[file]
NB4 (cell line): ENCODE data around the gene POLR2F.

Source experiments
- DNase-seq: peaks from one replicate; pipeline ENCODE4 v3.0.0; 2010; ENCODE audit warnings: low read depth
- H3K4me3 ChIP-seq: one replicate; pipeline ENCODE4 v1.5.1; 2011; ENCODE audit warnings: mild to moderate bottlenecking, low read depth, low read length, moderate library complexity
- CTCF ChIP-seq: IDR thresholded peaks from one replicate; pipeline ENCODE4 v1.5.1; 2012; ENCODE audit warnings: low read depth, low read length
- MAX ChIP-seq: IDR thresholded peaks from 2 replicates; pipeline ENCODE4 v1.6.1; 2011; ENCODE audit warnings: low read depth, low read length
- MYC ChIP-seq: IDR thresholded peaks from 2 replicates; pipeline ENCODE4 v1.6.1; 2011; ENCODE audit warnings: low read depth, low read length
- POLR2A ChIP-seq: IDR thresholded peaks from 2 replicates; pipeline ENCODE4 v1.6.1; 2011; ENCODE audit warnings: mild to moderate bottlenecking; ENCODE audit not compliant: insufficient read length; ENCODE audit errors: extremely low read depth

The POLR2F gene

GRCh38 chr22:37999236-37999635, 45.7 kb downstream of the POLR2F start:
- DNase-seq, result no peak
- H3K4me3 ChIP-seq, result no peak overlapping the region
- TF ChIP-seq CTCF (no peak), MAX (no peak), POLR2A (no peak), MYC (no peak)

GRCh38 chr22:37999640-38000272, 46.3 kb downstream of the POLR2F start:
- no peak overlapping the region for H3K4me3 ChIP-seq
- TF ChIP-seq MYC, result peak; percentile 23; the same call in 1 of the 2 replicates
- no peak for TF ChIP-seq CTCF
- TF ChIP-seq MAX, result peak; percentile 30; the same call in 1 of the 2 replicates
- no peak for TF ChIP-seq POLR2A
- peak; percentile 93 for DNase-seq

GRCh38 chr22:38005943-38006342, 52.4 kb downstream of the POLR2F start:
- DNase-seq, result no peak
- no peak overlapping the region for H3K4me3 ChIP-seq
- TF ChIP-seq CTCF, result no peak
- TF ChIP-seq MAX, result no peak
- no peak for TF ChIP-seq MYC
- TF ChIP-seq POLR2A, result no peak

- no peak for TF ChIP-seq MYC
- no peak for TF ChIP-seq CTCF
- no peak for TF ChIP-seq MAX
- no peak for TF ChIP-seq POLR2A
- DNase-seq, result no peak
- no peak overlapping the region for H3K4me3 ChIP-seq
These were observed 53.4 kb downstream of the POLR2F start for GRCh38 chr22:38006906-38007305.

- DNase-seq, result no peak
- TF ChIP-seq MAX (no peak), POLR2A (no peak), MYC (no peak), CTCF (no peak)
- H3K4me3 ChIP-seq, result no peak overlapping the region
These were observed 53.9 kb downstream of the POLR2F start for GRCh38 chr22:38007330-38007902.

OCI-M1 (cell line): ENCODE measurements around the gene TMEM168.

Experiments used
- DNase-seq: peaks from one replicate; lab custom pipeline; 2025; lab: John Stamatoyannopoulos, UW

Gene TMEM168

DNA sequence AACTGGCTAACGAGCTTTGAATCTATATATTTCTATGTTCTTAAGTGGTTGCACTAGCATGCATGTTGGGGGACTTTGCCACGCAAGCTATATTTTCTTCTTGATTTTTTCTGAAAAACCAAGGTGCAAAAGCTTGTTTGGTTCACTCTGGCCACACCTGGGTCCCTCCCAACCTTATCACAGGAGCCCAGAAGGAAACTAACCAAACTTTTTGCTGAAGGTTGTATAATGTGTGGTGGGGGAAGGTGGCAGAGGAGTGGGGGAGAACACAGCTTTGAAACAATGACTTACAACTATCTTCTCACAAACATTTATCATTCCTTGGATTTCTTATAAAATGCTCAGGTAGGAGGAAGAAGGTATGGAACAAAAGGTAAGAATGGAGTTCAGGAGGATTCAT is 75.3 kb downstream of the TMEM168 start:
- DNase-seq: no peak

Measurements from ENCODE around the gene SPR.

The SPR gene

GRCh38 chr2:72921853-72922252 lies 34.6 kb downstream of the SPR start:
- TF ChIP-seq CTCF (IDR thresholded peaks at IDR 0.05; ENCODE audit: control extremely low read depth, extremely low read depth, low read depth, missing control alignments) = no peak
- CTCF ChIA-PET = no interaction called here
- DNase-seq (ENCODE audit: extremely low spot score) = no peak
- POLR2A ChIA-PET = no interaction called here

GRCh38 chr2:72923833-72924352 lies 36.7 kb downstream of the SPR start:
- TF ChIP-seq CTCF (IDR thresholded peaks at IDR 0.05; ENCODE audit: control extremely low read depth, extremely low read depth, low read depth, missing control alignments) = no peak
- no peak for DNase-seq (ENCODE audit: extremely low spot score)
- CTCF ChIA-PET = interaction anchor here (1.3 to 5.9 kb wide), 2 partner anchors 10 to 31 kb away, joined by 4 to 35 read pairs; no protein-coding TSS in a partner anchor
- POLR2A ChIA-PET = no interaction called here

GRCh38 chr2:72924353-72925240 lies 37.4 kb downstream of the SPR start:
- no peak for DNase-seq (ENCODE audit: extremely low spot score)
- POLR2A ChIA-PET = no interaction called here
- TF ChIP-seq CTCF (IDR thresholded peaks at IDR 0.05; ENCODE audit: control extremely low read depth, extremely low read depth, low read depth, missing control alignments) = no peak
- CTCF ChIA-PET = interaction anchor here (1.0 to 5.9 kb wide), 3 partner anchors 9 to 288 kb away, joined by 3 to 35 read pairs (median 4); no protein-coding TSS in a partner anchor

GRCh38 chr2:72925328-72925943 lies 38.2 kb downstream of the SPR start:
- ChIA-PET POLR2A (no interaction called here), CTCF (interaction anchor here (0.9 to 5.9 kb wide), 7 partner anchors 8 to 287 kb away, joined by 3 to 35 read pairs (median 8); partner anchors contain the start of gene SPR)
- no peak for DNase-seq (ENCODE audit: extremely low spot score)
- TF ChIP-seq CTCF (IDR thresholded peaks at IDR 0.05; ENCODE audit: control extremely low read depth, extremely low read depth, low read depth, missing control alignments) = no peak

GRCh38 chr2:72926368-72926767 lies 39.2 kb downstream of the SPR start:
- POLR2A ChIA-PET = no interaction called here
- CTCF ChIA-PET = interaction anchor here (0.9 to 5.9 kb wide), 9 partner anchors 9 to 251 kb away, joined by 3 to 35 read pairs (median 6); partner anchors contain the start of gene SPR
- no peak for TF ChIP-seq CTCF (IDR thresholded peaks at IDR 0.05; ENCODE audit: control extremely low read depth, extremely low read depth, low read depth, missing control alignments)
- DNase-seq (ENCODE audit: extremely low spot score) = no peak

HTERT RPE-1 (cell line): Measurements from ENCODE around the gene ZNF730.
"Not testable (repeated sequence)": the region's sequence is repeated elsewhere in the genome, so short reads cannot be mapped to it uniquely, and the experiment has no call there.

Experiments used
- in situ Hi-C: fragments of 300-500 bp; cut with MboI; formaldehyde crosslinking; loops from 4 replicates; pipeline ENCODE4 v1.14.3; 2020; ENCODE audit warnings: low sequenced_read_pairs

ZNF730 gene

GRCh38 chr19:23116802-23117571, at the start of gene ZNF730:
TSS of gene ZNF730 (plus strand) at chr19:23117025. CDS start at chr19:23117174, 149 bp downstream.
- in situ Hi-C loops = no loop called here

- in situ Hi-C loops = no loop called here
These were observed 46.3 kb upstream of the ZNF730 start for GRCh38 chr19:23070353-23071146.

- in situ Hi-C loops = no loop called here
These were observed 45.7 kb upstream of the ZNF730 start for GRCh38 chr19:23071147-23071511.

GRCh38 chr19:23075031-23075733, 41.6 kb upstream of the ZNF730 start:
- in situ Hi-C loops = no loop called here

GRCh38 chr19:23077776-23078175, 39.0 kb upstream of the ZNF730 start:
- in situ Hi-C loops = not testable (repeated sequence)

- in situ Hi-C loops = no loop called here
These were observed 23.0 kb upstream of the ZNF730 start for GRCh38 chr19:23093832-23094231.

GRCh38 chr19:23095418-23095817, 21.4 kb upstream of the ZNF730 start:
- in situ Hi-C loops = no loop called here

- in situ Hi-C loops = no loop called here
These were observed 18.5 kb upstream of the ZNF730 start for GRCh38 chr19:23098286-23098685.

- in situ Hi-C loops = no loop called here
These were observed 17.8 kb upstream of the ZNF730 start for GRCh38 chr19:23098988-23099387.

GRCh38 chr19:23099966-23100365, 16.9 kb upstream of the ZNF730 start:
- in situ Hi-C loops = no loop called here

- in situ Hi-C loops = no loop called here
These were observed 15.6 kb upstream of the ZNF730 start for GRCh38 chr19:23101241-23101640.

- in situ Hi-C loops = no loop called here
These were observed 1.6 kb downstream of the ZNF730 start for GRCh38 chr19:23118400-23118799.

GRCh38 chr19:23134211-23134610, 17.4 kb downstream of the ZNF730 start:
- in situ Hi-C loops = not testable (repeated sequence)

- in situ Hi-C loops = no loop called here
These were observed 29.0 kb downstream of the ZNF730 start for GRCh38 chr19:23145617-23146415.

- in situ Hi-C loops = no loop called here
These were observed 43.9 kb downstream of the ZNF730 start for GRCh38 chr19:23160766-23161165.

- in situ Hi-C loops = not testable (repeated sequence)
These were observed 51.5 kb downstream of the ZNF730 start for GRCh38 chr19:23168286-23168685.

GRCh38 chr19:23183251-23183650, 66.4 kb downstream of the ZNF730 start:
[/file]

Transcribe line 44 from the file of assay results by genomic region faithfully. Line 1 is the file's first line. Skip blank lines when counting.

- DNase-seq: no peak